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Chronic Disease Management

A chronic disease constitutes a medical condition that will always be present in a person’s life. Chronic diseases can range from autoimmune disorders, to heart problems, to chronic pain. Chronic diseases are better managed when a person is well-educated on their own chronic disease, so that they may conduct their lives in a way that will not worsen their chronic condition.

All Chronic Disease Management Posts
by our physicians
By Dr. Shantan Reddy
According to the Centers for Disease Control and Prevention (CDC), more than 100 million adults in the United States are prediabetic or diabetic. Both conditions are the result of higher than normal blood sugar levels, typically 100 mg/dL or higher. If you have been diagnosed with prediabetes or diabetes, you are at an increased risk of developing other health conditions including stroke, heart or kidney disease. When blood sugar levels remain elevated for an extended period of time, it can also affect the health of your eyes and lead to complications such as blurry vision and in some cases, blindness. While diabetes is a serious disease, you can manage your blood sugar with medications and by following a healthy lifestyle. Taking steps to keep your blood sugar levels within the recommended range, along with regular checkups with your primary care physician and an ophthalmologist, can minimize your risk of developing complications. Board-certified ophthalmologist, Shantan Reddy, MD, shares how diabetes can affect your vision and offers tips to maintain your eye health.

By Karl Szafranski, MD
Caregivers sacrifice a lot for those they care for, but many times neglect their own health in the process. To help prevent symptoms of burnout, Dr. Karl Szafranski has compiled tips to recognize caregiver burnout in yourself and others, as well as how to practice self-care in such a demanding role.

By Mohamed Ghumra, MD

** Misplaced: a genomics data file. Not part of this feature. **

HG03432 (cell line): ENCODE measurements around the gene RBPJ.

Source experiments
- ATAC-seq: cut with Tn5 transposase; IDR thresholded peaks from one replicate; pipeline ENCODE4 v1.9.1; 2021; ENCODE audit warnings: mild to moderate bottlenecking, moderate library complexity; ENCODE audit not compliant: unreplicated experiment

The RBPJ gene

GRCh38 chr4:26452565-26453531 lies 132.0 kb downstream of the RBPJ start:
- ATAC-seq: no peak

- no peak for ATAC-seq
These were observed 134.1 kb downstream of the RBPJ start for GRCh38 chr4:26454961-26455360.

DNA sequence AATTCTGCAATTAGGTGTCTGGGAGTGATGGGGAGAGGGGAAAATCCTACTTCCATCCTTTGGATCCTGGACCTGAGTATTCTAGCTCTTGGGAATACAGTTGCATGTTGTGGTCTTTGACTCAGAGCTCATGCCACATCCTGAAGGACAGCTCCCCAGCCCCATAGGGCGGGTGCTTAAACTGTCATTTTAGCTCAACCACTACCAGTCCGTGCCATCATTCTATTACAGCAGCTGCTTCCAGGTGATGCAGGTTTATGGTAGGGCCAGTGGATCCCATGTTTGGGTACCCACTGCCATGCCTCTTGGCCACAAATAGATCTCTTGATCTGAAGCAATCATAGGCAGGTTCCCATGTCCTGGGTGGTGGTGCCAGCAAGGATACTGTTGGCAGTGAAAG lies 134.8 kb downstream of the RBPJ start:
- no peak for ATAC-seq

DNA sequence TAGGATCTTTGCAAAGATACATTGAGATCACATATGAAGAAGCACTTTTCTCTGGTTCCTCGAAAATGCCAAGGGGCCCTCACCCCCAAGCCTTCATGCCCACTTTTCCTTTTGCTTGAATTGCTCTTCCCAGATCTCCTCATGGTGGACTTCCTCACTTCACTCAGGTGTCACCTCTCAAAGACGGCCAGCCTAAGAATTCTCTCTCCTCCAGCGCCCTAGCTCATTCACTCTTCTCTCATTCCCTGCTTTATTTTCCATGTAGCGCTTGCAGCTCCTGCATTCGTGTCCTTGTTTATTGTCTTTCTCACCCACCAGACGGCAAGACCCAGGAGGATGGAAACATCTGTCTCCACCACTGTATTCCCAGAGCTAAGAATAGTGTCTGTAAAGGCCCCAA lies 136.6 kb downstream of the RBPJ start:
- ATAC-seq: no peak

On July 12, Governor Pritzker approved the Seizure Smart Act into law after being unanimously passed by the House and Senate, requiring schools to train staff members, teachers and bus drivers on seizure first aid. The program also requires the parent or guardian of a student with epilepsy to submit a seizure action plan to the school, providing the information needed for school staff to properly identify and treat seizures.

By Doreen Ventura, MD
Nonsteroidal anti-inflammatory medications, also known as NSAIDs, are available over-the-counter and are commonly used to reduce pain, fever and inflammation. While these medications are generally considered safe for most people to use as needed, long-term use should be avoided, especially when taking a high dosage. NSAIDs can be particularly harmful for those with certain health conditions, such as chronic kidney disease (CKD).

By Nikhil Martis, MD
An estimated 25-55 million people in the United States live with irritable bowel syndrome (IBS), a functional disorder of the colon that causes a variety of unpleasant gastrointestinal symptoms. IBS symptoms can develop with little to no warning, causing feelings of anxiety, frustration and social isolation. Identifying what triggers your IBS and developing ways to manage your symptoms can have a significant impact on your health and quality of life. Our Gastroenterologists share tips to manage your symptoms and regain control of your life.

By Michelle Winter, MD
If you experience pelvic discomfort, pain during intercourse or have moderate to severe cramping during your menstrual cycle, you may have endometriosis, a condition that impacts up to one in ten women.

By Adelina Hung, MD
Your liver supports many essential bodily functions, so it is important to keep your liver functioning properly. There are several things you can do to keep your liver healthy and reduce your risk of developing liver disease, cirrhosis and cancer, including diet and lifestyle modifications.

By DuPage Medical Group Pulmonary Medicine
We understand receiving a COPD diagnosis can be stressful, and while everyone copes differently, the emotions experienced with a diagnosis are often similar among patients. A few of the most common initial and lingering emotions include panic, depression and anxiety. You are not facing your diagnosis alone, and there are several ways to help combat the negative emotions that may accompany COPD. Create an action plan today.

By DuPage Medical Group Cardiology
Knowing your family history and having open, proactive discussions with your physician is crucial to maintaining good health. Hear how a DMG patient survived cardiac arrest and continues to partner with his physicians to keep his heart healthy.

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